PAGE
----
Venezuela’s Maduro Holds Televised Talks With OppositionJose Orozco and Nathan Crooks
Venezuela’s government held televised talks with the opposition for the first time since the outbreak of protests against inflation and rising crime that have roiled the nation and left at least 39 dead.
The talks took place at the presidential palace in Caracas and lasted more than five and a half hours, ending at about 1:55 a.m. Caracas time today. President Nicolas Maduro agreed to an opposition proposal to follow up with a meeting on April 15.
“This is a debate, a dialog, and there are no negotiations, no pacts,” Maduro said yesterday in a national address that started at about 8:10 p.m. local time. “The only thing we’re looking for here is a common will for peace, democracy, respect, recognition.”
Demonstrations by students that began in early February over safety at universities turned into a nationwide protest against Maduro’s handling of crime and the economy. Among other demands, the opposition is pushing for the release of political prisoners and jailed protesters including Leopoldo Lopez, leader of the Popular Will party, and two opposition mayors, who have been charged with inciting violence.
The foreign ministers of Brazil, Colombia and Ecuador joined the talks with the opposition’s Democratic Unity Round Table alliance including Secretary Ramon Guillermo Aveledo and Governor Henrique Capriles, who lost to Maduro last year in the narrowest election in 45 years. Vatican representative Aldo Giordano read a letter from Pope Francis supporting national reconciliation.
Venezuela’s opposition had split over whether to join talks with the government. Three of the nine political parties forming the opposition alliance, known as MUD, said they won’t join the meetings until the government frees all political prisoners.
Aveledo said the opposition’s agenda included disarmament of pro-government paramilitary groups, the release of political prisoners and detained student protesters and protecting the rights of opposition lawmakers.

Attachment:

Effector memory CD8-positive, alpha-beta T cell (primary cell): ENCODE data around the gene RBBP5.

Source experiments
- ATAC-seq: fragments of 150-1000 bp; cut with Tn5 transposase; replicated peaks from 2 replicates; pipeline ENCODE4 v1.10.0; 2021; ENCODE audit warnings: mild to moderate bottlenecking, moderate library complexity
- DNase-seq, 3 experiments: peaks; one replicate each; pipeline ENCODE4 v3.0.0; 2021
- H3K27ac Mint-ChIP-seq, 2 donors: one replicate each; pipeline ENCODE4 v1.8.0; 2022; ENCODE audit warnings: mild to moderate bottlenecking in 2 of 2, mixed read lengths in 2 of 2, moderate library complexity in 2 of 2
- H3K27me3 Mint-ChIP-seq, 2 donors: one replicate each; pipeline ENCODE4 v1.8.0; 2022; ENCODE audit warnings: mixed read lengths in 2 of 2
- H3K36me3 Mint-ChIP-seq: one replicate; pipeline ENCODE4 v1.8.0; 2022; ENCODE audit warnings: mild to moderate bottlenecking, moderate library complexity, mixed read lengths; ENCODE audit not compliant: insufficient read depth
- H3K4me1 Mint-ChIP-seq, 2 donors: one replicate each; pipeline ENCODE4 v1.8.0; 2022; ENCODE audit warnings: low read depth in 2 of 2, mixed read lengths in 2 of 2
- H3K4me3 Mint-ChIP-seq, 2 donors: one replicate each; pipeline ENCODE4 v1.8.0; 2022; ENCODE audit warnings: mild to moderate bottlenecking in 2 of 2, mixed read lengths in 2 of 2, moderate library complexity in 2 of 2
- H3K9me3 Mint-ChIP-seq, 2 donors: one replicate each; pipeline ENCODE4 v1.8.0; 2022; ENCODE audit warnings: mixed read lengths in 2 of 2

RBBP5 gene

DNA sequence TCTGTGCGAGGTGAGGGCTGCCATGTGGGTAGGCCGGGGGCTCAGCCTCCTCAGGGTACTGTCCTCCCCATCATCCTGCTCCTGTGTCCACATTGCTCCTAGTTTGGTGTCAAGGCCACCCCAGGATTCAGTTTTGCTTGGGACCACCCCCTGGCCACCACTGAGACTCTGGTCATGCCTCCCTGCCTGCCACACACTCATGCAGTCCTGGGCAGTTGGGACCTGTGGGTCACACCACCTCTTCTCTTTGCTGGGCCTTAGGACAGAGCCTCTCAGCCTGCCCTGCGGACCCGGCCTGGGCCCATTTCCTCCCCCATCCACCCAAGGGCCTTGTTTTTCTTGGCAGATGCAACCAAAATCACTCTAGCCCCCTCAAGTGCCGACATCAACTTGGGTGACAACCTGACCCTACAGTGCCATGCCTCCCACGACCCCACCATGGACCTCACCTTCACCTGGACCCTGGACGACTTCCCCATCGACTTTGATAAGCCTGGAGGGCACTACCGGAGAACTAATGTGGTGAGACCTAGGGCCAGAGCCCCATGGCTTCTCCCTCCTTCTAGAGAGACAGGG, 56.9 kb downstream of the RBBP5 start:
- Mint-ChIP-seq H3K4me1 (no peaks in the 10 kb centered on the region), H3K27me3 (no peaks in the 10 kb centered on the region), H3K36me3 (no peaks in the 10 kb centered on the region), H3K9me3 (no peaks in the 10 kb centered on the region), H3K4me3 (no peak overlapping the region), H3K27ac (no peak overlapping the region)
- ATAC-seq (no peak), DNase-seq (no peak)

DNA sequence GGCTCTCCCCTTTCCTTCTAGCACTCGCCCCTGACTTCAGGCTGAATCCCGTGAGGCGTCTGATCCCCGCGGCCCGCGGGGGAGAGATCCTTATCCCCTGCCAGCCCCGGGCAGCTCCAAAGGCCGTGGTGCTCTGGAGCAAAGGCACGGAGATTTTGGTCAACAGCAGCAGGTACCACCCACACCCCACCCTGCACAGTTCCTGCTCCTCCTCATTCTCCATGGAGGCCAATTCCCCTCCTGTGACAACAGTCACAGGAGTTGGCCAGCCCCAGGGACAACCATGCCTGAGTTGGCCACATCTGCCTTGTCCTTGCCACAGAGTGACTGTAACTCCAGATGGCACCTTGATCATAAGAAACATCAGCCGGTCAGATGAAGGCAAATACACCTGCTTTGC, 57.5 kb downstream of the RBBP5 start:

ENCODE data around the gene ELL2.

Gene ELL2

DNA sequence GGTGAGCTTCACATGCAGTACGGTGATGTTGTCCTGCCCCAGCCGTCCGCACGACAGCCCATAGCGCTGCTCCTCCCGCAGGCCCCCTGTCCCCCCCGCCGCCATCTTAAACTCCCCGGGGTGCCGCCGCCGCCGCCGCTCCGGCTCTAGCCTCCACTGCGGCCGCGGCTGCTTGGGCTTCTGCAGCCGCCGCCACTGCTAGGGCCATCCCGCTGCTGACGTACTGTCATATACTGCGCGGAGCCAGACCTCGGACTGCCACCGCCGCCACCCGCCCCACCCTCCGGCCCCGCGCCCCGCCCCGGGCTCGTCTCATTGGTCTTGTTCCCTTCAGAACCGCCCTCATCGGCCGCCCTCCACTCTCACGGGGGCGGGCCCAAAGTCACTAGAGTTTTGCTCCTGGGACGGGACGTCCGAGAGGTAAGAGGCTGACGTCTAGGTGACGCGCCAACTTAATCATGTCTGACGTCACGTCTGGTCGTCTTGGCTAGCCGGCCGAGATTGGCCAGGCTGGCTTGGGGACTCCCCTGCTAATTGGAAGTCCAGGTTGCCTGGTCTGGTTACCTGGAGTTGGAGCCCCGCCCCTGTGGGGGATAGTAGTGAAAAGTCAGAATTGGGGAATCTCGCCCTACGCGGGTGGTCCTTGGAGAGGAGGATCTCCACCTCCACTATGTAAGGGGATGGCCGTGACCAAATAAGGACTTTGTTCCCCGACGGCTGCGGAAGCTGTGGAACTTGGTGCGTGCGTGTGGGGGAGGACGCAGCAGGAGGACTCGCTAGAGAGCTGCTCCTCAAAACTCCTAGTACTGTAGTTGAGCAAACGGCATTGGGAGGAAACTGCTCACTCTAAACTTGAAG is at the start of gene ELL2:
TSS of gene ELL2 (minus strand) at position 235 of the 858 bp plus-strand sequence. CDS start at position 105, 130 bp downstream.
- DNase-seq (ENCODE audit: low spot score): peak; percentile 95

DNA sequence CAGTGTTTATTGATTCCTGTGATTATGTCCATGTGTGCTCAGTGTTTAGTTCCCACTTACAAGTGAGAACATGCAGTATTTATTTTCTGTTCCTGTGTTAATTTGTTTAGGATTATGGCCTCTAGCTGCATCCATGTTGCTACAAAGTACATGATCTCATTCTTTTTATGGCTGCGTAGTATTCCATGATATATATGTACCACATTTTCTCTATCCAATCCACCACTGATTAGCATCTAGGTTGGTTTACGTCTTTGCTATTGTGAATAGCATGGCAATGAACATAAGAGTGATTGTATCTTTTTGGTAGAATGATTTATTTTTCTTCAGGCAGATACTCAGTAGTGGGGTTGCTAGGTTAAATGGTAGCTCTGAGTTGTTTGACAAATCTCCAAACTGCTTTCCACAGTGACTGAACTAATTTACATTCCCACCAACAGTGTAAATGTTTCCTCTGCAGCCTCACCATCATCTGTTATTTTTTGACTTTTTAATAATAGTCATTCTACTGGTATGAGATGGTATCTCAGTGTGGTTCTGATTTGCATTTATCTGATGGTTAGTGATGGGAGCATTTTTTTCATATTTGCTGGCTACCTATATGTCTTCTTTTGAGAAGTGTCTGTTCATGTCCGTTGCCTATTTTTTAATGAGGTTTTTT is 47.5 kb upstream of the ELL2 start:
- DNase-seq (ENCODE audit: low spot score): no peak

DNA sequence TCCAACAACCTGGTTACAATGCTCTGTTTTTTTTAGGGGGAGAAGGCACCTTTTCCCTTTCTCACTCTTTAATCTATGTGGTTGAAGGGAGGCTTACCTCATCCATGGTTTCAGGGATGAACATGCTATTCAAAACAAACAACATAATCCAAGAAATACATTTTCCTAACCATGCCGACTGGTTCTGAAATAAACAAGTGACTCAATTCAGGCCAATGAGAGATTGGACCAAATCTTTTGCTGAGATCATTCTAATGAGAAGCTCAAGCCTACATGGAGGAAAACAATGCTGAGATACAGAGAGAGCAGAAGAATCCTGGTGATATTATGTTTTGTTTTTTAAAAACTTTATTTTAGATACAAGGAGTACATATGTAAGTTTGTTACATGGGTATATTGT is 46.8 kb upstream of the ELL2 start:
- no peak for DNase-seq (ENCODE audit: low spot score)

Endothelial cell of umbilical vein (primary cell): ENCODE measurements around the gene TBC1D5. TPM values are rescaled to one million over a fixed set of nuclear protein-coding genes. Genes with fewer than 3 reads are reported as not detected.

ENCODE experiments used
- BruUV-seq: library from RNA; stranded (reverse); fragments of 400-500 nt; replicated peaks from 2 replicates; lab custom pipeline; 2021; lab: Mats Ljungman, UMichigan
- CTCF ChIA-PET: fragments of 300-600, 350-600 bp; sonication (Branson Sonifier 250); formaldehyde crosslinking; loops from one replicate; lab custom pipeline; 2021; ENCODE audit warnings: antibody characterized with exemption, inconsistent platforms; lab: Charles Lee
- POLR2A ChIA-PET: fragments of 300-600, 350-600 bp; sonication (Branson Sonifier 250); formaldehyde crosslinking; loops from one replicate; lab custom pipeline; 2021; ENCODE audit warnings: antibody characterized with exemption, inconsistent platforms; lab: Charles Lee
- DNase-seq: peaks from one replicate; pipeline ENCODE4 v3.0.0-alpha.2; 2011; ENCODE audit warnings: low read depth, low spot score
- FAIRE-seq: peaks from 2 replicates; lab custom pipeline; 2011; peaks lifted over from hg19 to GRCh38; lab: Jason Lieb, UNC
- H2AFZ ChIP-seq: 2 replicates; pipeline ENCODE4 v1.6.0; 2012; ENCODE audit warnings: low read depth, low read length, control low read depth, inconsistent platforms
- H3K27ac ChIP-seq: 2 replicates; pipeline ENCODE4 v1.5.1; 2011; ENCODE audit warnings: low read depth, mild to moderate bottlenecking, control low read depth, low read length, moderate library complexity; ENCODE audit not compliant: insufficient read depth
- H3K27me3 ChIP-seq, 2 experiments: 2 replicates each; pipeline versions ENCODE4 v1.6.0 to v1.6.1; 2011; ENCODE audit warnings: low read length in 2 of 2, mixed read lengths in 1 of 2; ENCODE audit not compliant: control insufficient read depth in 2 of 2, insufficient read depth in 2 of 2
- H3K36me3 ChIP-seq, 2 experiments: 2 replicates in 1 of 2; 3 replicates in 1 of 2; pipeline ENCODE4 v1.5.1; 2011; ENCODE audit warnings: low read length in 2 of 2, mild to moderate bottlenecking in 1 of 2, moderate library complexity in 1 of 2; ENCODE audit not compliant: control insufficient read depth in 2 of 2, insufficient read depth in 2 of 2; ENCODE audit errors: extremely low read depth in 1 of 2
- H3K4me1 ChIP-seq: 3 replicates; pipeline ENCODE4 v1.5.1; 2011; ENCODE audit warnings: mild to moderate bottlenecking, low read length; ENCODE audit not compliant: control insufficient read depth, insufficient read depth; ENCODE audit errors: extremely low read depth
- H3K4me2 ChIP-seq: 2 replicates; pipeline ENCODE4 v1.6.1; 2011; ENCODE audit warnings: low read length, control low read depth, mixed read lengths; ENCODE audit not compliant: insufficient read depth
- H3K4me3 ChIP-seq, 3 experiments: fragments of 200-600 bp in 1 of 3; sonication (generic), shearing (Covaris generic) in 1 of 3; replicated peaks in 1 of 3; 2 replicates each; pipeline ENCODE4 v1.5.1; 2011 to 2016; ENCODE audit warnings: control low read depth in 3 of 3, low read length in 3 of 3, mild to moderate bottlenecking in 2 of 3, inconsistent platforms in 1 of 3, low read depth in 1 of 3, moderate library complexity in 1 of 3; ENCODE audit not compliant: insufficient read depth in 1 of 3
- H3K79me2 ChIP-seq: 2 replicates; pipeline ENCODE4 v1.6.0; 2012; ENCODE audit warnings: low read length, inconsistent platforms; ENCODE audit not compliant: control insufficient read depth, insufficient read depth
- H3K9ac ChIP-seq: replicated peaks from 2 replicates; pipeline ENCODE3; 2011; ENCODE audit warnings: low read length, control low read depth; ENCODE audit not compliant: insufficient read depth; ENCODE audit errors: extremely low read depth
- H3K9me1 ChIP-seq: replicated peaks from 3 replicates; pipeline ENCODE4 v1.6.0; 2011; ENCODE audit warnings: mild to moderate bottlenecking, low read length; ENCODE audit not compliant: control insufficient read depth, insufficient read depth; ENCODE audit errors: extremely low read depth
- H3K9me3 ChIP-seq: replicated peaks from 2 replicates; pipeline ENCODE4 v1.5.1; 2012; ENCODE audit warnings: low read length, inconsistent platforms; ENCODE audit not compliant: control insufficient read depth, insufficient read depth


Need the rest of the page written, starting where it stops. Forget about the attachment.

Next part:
“We don’t want a coup or a social explosion,” Capriles said after taking his turn to speak at 12:40 a.m, adding that the current economic and political situation in the country was not sustainable. “We have to find a way to try and unify this country. This changes or it explodes. I hope it changes.”
Maduro agreed to Aveledo’s proposal for a follow-up meeting on April 15 and ordered a government committee including Vice President Jorge Arreaza to help set an agenda.
Tensions have been rising since Maduro won the last presidential election in April 2013 after the death of his mentor, former President Hugo Chavez. The government received 51 percent of the vote with the opposition gaining 49 percent.
“How are you going to ask for respect when you disrespect?” Capriles asked Maduro. “How are you going to ask the country to accept you if you call half the country fascists and threaten them? They’re not going to respect you. I think it’s very difficult to govern a country where half of it is against you. I think it’s impossible. You have a huge responsibility, not just to those you speak to, but to the whole country.”
Maria Corina Machado, an opposition leader, was stripped of her National Assembly post last month for speaking against the government at a meeting of the Organization of American States in Washington at Panama’s invitation.
The yield on Venezuela’s benchmark 9.25 percent dollar bond due 2027 rose 23 basis points to 12.19 percent at 10:05 a.m. in New York today, ending a seven-day rally. Venezuelan bonds have returned 11.9 percent this year, according to JPMorgan Chase & Co.’s EMBIG Diversified index.
“The uncertainty is whether this is just a marketing stunt from the Maduro administration to improve his public image,” Siobhan Morden, head of Latin America fixed-income strategy at Jefferies Group Inc., said in an e-mailed note to clients today on the peace talks. “The public debate with international mediators forces President Maduro to offer concessions - freeing political prisoners - or face reputational loss if not a worst crisis medium term.”